RIO DE JANEIRO, Nov 11 (Reuters) - Brazil’s state-led oil company Petroleo Brasileiro SA offered striking workers a 9.54 percent wage hike on Wednesday in an effort to end a 10-day strike and prevent it from causing further production losses.
But union officials said the deal makes almost no concessions on their most important demands. These include calls on Petrobras, as the company is known, to reverse investment cuts and block planned assets sales designed to reduce Petrobras’ debt.
At more than $130 billion, the company’s debt is the largest in the oil industry.
The strike, which has cut output from oil fields and refineries, is the biggest at Petrobras in 20 years.
Segen Estefen, a member of the Petrobras board of directors, said early on Tuesday that the stoppage was “bleeding” the company and could hurt employees by reducing its ability to invest. Union officials had initially asked for an 18 percent raise.
“We are considering the offer, but it doesn’t make any concrete concessions to our main demands,” Leopoldino Ferreira de Paula Martins, director of communications at the union known as FUP, said in a phone interview.
In a note published late on Wednesday, FUP said its deliberative council met earlier in the day to consider the offer and would meet again on Thursday starting at 2 p.m. (1600 GMT) in Rio de Janeiro. The note also called on members to continue their strike.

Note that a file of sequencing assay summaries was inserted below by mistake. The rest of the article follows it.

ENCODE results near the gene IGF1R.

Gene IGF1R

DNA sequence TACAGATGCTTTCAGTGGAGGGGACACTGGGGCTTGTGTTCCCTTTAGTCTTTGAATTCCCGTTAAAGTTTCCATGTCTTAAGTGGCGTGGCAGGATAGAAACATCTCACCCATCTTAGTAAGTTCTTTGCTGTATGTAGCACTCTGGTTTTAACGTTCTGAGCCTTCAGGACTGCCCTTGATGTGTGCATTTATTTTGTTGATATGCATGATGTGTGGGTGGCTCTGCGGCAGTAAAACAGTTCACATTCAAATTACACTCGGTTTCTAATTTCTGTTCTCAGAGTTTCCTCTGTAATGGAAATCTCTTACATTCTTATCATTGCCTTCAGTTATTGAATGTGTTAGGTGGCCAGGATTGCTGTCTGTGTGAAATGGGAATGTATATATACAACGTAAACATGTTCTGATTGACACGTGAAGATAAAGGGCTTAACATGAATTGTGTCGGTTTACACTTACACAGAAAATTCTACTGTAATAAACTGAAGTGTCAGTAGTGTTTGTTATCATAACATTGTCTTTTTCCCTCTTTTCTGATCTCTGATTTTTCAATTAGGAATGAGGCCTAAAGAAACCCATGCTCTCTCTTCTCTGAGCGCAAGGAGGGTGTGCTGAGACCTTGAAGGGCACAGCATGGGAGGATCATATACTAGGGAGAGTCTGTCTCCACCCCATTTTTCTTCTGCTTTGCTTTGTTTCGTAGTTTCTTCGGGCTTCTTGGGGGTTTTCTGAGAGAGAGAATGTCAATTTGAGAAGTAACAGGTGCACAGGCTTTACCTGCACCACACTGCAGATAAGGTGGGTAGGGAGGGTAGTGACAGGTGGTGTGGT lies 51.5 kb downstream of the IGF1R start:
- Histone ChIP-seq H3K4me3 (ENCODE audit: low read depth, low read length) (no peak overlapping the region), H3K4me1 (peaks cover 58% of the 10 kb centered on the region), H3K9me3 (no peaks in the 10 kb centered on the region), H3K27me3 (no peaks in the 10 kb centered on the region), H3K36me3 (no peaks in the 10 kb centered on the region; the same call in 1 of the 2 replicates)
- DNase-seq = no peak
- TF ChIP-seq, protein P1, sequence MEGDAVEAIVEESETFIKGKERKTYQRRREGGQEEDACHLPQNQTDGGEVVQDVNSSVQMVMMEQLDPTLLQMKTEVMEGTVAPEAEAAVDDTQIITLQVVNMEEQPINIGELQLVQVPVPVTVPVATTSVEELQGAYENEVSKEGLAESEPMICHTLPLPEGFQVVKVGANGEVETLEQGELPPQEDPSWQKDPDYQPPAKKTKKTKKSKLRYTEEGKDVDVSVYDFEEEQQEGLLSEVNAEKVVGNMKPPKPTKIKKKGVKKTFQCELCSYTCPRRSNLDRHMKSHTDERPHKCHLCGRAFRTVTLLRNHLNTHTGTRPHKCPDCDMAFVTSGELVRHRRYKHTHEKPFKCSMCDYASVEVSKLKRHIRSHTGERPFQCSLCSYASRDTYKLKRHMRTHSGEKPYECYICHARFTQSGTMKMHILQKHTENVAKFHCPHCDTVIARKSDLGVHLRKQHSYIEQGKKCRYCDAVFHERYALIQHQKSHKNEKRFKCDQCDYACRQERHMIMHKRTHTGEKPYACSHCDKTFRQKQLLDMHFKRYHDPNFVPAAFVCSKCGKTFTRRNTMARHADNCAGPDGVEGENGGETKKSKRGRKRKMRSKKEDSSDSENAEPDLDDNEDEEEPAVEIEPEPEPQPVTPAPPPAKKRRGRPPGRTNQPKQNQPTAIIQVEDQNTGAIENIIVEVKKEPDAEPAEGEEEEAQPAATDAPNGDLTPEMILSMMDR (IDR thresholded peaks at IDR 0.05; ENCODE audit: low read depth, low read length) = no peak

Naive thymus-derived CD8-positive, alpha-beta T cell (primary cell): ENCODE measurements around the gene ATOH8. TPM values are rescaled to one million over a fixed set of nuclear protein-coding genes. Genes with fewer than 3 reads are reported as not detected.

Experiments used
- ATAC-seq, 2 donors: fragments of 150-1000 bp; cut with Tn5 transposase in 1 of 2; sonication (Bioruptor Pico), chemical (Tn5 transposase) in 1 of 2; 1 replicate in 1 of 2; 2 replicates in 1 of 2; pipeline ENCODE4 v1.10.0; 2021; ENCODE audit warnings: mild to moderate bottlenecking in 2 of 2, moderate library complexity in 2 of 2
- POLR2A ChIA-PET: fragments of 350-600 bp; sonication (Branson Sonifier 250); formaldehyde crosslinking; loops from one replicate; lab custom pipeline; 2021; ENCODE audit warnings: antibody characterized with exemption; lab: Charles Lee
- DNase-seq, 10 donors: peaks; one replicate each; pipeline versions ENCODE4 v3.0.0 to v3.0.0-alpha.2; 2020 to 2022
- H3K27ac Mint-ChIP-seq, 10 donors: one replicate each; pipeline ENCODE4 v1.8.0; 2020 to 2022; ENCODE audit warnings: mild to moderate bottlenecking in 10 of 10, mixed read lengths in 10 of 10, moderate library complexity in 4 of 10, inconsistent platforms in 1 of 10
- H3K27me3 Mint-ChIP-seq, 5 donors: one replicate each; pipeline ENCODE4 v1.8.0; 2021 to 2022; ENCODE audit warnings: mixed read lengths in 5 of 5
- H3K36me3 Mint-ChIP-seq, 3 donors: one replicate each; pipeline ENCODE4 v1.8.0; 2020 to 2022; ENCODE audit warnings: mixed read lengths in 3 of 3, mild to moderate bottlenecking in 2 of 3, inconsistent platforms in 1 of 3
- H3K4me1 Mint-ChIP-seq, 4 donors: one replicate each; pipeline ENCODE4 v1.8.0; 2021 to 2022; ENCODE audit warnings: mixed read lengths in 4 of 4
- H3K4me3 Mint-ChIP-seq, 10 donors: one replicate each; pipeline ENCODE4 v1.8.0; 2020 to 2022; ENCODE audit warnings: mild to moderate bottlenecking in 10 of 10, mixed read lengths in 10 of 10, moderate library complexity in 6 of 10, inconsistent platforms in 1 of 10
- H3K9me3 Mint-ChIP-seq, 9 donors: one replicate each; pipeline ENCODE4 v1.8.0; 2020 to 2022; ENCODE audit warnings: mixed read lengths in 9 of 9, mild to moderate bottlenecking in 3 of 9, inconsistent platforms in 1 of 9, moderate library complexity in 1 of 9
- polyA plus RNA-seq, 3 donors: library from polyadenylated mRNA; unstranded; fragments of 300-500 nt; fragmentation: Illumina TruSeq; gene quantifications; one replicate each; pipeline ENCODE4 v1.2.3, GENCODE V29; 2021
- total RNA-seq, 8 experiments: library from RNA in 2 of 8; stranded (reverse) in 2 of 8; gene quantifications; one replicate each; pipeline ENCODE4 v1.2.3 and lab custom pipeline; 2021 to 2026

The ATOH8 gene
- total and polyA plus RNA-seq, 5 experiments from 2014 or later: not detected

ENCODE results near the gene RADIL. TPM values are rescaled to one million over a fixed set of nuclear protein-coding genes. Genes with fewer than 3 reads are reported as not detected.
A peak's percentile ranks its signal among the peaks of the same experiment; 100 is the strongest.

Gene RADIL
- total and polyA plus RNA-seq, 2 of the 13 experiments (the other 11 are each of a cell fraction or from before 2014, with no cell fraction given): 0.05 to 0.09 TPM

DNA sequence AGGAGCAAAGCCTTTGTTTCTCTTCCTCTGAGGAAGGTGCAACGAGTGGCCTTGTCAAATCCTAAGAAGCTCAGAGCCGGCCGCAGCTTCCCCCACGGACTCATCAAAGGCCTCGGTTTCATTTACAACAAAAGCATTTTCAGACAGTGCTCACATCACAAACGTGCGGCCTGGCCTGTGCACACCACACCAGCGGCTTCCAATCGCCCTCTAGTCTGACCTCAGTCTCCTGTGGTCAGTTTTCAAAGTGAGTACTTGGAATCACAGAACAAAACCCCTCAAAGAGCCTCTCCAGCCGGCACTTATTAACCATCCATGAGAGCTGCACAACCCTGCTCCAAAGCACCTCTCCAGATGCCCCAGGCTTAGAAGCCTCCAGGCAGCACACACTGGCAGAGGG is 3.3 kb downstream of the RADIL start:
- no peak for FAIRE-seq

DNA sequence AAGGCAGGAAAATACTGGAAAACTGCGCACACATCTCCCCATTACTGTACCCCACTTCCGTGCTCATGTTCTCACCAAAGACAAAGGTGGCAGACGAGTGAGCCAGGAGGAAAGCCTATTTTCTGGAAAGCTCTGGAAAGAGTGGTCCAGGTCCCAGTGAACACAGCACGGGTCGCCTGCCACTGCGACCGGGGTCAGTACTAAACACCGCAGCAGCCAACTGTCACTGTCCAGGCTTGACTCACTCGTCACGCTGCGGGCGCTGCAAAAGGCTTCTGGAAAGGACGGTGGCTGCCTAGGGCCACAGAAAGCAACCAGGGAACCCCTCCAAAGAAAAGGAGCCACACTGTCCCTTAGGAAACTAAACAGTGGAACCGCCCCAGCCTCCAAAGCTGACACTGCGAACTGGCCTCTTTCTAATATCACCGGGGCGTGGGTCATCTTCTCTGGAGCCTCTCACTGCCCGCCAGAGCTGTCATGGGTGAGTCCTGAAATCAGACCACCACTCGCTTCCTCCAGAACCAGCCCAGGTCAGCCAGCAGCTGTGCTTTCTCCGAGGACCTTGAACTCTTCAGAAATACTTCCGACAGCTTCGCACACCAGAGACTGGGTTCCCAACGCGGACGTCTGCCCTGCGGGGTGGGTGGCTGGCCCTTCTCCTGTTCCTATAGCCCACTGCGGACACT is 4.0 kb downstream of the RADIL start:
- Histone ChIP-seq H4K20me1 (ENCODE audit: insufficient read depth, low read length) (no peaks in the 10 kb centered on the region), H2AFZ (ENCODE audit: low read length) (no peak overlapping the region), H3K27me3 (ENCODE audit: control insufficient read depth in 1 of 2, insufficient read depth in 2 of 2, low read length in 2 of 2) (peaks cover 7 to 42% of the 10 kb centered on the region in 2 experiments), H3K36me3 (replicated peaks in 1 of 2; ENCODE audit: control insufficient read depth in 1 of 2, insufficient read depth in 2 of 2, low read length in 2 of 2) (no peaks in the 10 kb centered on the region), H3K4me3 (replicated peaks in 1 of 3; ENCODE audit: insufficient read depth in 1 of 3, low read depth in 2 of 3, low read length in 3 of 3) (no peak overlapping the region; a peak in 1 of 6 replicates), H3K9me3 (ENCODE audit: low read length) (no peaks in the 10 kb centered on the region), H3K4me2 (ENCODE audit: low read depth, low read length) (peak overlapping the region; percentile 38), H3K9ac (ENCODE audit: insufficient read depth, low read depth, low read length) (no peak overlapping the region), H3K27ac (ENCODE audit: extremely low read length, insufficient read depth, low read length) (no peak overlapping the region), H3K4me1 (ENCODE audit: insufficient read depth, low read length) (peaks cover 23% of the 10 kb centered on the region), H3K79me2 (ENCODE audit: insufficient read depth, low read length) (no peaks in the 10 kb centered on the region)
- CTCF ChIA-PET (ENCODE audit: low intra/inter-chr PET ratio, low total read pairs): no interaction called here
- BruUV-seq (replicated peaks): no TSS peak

Estefen said he expected the strike to be resolved by the end of the week. In the past Petrobras has said it would have difficulty maintaining field and refinery output if the strike lasted much more than 10 days. The strike will enter its 11th day on Thursday.
The work stoppage has caused Petrobras to lose about 115,000 barrels a day of oil output, or about 5.5 percent of pre-strike output. Petrobras managers and contingency employees workers have sought to curb production losses due to the strike.
But the union noted on Wednesday that such efforts could also cause collateral damage to Petrobras.
An oil spill of less than one cubic meter on the P-37 oil production platform in the Marlim offshore field led to the preventative shutdown of the entire unit and the loss of 30,000 barrels a day of output, FUP said.
It blamed inexperienced managers and tired crews for the spill and the need to shut the whole platform. (Reporting by Jeb Blount and Rodrigo Viga Gaier; Editing by Tom Brown)